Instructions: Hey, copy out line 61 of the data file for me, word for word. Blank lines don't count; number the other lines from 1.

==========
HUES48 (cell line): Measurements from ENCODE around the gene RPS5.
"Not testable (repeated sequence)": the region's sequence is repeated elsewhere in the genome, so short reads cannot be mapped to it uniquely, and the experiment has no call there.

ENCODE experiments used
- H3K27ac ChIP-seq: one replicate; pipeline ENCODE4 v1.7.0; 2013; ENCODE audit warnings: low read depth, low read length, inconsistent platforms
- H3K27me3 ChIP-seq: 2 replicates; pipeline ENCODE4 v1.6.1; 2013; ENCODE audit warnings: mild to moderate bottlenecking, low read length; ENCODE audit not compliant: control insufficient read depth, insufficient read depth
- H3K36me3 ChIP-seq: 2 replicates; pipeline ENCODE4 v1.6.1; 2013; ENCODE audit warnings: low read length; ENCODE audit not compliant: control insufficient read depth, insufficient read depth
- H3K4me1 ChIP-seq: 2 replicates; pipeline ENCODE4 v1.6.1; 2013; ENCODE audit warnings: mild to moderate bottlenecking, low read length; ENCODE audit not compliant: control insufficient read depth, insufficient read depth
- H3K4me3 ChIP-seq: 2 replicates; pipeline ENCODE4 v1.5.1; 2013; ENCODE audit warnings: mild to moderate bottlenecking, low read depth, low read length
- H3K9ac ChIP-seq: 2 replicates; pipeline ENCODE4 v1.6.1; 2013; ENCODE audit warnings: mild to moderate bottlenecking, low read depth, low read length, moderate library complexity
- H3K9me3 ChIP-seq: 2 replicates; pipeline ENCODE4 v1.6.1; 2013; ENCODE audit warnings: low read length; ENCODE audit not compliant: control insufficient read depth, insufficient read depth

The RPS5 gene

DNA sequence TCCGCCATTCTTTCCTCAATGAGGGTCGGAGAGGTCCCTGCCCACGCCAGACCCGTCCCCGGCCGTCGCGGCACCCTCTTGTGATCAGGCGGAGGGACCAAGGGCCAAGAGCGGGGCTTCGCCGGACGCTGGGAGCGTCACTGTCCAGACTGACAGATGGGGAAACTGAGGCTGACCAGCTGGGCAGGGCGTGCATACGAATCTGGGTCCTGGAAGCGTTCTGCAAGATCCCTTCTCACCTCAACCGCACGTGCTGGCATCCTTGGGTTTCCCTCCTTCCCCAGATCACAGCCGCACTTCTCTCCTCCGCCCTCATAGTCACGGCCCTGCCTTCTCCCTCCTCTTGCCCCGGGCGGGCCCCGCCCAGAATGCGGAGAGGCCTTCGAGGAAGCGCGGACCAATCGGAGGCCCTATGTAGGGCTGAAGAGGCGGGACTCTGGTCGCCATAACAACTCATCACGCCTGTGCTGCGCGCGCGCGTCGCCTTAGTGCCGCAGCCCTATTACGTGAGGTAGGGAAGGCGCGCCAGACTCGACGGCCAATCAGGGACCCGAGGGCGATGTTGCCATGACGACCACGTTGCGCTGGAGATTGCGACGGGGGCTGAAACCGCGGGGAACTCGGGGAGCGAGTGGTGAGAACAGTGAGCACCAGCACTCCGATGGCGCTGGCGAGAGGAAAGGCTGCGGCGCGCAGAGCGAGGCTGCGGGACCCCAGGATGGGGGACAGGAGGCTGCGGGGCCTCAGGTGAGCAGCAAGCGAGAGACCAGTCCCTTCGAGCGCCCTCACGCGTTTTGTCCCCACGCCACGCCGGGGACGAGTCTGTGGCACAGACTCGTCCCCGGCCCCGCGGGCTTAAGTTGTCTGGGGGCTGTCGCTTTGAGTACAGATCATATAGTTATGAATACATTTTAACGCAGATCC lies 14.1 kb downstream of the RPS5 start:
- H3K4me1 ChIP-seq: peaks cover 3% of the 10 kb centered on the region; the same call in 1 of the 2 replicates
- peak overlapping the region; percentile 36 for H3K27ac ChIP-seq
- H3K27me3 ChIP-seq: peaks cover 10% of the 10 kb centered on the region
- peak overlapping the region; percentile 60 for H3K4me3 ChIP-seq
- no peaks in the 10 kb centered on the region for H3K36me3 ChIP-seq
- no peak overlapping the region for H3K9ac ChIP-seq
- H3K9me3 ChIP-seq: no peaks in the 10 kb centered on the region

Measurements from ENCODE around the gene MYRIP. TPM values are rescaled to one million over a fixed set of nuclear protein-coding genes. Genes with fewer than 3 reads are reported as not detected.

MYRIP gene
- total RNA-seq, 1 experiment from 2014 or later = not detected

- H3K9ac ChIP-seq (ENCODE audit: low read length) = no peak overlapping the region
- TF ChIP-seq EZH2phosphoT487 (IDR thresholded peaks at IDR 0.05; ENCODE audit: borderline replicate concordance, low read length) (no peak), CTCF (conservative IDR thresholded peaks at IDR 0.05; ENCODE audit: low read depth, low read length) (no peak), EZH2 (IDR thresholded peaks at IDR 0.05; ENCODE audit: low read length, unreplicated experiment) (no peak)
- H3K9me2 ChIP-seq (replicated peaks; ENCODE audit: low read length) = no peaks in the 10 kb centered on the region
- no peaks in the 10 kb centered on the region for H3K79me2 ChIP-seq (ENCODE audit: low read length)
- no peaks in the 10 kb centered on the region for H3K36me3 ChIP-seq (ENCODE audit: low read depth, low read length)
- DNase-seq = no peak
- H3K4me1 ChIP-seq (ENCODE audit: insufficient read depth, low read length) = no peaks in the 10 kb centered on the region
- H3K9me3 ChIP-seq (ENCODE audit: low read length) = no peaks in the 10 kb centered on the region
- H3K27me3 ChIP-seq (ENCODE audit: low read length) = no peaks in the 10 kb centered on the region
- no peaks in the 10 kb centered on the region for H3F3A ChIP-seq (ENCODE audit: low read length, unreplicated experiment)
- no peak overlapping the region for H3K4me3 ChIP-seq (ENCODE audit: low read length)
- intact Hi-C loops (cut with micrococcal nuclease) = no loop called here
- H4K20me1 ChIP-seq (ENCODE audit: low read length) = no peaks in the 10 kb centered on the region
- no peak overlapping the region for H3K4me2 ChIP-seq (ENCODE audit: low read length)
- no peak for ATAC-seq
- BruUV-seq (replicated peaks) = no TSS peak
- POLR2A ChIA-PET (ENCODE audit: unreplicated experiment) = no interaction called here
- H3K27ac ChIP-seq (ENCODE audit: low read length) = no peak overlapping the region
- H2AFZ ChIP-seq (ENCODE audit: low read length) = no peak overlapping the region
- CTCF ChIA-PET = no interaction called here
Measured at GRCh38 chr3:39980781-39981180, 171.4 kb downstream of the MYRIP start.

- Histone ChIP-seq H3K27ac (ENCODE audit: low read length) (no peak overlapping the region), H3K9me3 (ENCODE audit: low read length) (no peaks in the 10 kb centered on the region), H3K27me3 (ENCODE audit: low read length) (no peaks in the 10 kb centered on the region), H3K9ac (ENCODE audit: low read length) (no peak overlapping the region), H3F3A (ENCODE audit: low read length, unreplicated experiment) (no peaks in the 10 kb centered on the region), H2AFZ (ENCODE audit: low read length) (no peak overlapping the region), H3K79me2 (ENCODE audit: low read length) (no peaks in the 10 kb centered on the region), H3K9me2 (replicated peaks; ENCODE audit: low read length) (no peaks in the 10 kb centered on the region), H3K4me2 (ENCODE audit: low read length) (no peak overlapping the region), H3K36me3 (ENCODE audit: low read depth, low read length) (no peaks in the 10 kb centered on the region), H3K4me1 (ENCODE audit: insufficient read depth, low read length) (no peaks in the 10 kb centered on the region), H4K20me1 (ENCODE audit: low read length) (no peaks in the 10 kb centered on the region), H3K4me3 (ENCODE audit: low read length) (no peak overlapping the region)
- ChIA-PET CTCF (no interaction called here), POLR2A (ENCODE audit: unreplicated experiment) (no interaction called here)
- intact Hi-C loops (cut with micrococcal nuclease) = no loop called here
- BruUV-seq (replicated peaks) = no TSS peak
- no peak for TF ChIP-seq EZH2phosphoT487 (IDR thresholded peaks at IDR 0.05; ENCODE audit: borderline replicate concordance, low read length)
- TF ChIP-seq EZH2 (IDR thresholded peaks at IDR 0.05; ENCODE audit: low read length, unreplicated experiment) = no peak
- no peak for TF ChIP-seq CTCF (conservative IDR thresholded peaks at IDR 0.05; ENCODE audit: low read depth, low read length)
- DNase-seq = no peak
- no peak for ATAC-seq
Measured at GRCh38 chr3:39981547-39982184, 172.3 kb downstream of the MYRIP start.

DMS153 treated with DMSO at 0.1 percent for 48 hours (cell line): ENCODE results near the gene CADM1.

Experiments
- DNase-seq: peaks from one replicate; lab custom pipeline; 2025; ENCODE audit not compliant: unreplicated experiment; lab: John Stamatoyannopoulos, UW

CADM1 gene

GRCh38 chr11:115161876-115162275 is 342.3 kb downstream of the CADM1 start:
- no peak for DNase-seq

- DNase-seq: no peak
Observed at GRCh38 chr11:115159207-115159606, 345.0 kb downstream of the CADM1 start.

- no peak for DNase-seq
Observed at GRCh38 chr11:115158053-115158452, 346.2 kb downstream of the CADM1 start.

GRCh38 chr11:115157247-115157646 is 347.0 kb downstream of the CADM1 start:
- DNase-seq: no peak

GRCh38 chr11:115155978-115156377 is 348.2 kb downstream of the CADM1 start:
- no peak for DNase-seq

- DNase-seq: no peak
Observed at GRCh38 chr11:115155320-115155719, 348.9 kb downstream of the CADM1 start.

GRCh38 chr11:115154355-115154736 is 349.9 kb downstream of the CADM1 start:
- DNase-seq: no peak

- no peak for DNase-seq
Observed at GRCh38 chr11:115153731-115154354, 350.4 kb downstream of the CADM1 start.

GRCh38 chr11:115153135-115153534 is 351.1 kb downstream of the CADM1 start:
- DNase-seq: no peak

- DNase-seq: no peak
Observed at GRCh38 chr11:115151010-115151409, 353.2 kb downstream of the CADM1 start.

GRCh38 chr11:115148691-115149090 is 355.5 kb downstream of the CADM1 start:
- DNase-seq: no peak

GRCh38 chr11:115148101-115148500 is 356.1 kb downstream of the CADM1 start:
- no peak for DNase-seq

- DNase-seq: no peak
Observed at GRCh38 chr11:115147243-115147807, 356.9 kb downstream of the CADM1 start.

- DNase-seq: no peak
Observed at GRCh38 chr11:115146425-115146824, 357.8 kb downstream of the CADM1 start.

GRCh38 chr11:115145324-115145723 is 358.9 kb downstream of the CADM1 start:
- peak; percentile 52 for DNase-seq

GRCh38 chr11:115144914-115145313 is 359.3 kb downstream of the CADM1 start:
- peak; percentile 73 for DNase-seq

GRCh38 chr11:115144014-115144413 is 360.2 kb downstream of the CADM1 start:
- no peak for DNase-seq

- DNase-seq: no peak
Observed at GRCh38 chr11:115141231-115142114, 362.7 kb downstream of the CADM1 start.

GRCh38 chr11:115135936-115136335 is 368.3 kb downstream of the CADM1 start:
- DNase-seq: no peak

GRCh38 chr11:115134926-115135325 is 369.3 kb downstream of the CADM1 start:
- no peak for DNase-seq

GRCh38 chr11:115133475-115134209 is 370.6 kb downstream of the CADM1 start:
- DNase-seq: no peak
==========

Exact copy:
Observed at GRCh38 chr11:115159207-115159606, 345.0 kb downstream of the CADM1 start.